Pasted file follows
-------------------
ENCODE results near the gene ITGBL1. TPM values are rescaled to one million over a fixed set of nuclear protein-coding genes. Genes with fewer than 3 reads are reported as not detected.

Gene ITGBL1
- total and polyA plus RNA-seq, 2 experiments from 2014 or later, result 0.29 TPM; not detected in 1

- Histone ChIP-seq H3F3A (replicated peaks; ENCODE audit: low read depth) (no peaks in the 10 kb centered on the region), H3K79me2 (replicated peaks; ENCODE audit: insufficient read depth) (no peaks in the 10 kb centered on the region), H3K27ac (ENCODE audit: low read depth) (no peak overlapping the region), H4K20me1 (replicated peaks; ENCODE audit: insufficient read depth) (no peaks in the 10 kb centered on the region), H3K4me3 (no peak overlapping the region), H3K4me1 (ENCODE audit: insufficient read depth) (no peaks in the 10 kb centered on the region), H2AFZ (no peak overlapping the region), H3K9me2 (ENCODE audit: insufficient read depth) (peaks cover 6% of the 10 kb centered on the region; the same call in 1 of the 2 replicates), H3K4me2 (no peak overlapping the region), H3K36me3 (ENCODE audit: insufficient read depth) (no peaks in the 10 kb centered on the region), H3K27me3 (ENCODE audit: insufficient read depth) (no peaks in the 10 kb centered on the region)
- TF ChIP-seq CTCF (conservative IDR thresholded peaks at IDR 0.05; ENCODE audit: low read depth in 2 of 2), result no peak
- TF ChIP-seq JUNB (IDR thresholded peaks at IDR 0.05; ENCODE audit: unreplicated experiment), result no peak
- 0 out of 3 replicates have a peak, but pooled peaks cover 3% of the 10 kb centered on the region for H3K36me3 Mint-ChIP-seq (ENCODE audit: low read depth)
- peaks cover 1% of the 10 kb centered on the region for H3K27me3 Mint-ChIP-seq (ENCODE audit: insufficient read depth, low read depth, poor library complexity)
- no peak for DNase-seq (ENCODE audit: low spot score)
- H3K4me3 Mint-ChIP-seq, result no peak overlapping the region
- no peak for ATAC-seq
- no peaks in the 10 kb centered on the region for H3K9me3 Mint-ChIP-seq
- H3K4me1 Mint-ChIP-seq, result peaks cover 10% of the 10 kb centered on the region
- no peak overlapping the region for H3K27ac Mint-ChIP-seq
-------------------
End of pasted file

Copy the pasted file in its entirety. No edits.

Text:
ENCODE results near the gene ITGBL1. TPM values are rescaled to one million over a fixed set of nuclear protein-coding genes. Genes with fewer than 3 reads are reported as not detected.

Gene ITGBL1
- total and polyA plus RNA-seq, 2 experiments from 2014 or later, result 0.29 TPM; not detected in 1

- Histone ChIP-seq H3F3A (replicated peaks; ENCODE audit: low read depth) (no peaks in the 10 kb centered on the region), H3K79me2 (replicated peaks; ENCODE audit: insufficient read depth) (no peaks in the 10 kb centered on the region), H3K27ac (ENCODE audit: low read depth) (no peak overlapping the region), H4K20me1 (replicated peaks; ENCODE audit: insufficient read depth) (no peaks in the 10 kb centered on the region), H3K4me3 (no peak overlapping the region), H3K4me1 (ENCODE audit: insufficient read depth) (no peaks in the 10 kb centered on the region), H2AFZ (no peak overlapping the region), H3K9me2 (ENCODE audit: insufficient read depth) (peaks cover 6% of the 10 kb centered on the region; the same call in 1 of the 2 replicates), H3K4me2 (no peak overlapping the region), H3K36me3 (ENCODE audit: insufficient read depth) (no peaks in the 10 kb centered on the region), H3K27me3 (ENCODE audit: insufficient read depth) (no peaks in the 10 kb centered on the region)
- TF ChIP-seq CTCF (conservative IDR thresholded peaks at IDR 0.05; ENCODE audit: low read depth in 2 of 2), result no peak
- TF ChIP-seq JUNB (IDR thresholded peaks at IDR 0.05; ENCODE audit: unreplicated experiment), result no peak
- 0 out of 3 replicates have a peak, but pooled peaks cover 3% of the 10 kb centered on the region for H3K36me3 Mint-ChIP-seq (ENCODE audit: low read depth)
- peaks cover 1% of the 10 kb centered on the region for H3K27me3 Mint-ChIP-seq (ENCODE audit: insufficient read depth, low read depth, poor library complexity)
- no peak for DNase-seq (ENCODE audit: low spot score)
- H3K4me3 Mint-ChIP-seq, result no peak overlapping the region
- no peak for ATAC-seq
- no peaks in the 10 kb centered on the region for H3K9me3 Mint-ChIP-seq
- H3K4me1 Mint-ChIP-seq, result peaks cover 10% of the 10 kb centered on the region
- no peak overlapping the region for H3K27ac Mint-ChIP-seq